Doing the best you know, the best you can
A center of excellence is the best thing that can be created in this world. The reason is that it involves several decades of dedicated work, generations of people, and a great purpose that is relentlessly pursued without wavering. And above all, it changes destinies of countless people across generations. Unfortunately, India lacks such centers. There is no Indian university in the top 100 universities of the world and most of our national laboratories are not counted in the global comity of science.
I have been connected with the LV Prasad Eye Institute, Hyderabad, more as an admirer and know Dr G. Nageswara Rao, its founder, and Dr Tara Prasad Das, the second-in-command, as friends. In 1996, when Dr APJ Abdul Kalam started having difficulty in reading, I took him to the Institute. Dr Das checked his eyes, assisted by optometrist Ghanshyam, and he was prescribed glasses. He never had any problem with his eyes thereafter, but that visit created a lifetime bond between him and the Institute.
When Dr Kalam became the President of India, Dr Das sought Dr Kalam’s help to start an eye hospital in Bhubaneshwar, to where he belonged. A word from Dr Kalam to Chief Minister Naveen Patnaikji made things move fast. I accompanied him on the inauguration day on July 3, 2006. At the time, Dr Kalam said, “This hospital has the great challenge of providing eye care support to Orissa (now Odisha) state where nearly 2 percent of their population is visually challenged as against the national average of 1.4 percent.” Sacrificing his retina research work wherein he is world-renowned, Dr Das stayed there for six years to ensure that systems and people were in place. And today, LVPEI, Bhubaneshwar is a center of excellence in its own right.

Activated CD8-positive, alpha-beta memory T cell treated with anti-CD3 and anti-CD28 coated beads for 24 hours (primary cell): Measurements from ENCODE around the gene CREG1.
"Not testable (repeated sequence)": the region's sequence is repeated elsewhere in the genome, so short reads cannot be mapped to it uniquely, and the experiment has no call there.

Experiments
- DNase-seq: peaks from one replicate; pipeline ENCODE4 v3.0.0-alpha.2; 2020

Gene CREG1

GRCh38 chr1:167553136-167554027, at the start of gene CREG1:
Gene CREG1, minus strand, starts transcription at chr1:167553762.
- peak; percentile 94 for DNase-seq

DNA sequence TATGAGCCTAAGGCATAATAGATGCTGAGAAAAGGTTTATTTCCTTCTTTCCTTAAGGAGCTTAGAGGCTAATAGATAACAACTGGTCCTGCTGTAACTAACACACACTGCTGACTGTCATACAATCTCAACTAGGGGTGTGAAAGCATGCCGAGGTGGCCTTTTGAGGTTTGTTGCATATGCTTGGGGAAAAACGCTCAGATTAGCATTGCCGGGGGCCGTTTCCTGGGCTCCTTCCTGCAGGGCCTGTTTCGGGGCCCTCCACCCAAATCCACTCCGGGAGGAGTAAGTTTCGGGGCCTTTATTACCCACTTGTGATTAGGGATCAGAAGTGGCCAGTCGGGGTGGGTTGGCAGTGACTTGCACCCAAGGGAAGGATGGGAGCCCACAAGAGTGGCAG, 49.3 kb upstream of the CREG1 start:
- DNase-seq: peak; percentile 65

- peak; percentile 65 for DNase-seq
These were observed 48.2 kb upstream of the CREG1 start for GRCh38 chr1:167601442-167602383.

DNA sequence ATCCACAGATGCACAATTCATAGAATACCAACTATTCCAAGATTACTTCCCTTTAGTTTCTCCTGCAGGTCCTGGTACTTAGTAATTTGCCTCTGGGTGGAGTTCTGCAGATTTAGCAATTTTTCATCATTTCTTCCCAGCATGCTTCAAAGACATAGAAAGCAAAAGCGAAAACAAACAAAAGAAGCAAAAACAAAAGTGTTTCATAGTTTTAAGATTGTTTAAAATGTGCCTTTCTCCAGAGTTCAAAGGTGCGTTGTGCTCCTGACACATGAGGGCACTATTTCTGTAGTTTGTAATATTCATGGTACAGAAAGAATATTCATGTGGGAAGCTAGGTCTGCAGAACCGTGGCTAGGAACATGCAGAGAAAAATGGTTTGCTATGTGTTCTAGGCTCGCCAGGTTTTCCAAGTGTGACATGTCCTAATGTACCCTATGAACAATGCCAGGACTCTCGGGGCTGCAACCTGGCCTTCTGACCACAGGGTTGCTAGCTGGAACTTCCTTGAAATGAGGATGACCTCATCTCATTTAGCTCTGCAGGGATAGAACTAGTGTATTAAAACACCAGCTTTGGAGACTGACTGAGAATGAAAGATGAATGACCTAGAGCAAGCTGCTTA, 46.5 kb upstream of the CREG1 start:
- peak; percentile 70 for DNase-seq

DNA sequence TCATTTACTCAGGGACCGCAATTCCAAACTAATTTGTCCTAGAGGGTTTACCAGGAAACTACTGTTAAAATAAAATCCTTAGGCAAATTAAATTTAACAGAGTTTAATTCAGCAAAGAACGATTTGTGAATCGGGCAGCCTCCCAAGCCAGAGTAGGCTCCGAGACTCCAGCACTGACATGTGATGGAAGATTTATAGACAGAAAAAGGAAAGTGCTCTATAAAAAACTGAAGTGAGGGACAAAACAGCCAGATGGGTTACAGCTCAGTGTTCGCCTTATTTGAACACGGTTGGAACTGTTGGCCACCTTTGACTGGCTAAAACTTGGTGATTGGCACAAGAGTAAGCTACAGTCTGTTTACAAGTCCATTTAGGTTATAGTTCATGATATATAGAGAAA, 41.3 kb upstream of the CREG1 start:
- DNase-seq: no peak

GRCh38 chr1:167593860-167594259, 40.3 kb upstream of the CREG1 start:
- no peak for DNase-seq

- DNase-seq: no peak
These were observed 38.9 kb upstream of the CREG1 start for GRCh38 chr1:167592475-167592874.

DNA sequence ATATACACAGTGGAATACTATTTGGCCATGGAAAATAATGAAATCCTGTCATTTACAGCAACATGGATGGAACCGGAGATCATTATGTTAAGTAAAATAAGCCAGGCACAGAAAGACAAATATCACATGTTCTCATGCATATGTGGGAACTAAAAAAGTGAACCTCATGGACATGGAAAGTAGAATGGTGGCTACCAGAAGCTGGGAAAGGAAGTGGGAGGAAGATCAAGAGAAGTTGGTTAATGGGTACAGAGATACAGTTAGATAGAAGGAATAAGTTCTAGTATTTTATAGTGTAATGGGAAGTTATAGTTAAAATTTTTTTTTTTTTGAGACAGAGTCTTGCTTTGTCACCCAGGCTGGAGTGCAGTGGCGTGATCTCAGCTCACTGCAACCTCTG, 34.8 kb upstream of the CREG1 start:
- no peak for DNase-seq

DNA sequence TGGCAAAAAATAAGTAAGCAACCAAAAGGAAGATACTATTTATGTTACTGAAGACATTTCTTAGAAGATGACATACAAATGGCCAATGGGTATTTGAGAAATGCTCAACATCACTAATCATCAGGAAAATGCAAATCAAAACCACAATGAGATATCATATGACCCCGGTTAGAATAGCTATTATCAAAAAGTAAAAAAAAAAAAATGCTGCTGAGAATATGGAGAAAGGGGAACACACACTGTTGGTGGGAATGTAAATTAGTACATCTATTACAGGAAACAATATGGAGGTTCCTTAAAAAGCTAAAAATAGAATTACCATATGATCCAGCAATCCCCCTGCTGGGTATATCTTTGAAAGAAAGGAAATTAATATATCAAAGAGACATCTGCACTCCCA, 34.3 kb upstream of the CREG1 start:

Months before he departed, in February 2015, Dr Kalam visited Rajgangpur in Odisha’s Sundargarh district to inaugurate a unit of the LVPEI there. True to its name, this beautiful district has half its area under forest cover and numerous colorful tribes dotting its landscape. But for someone who lacks the gift of vision, of what use is all this? The hospital soon became a hub for needy patients in Raigarh and Jashpur districts of Chhattisgarh, Simdega and West Singhbhum districts of Jharkhand, and the Keonjhar district of Odisha. There was no good eye hospital even in cities like Jharsuguda, Sambalpur, Deogarh and Angul in this region.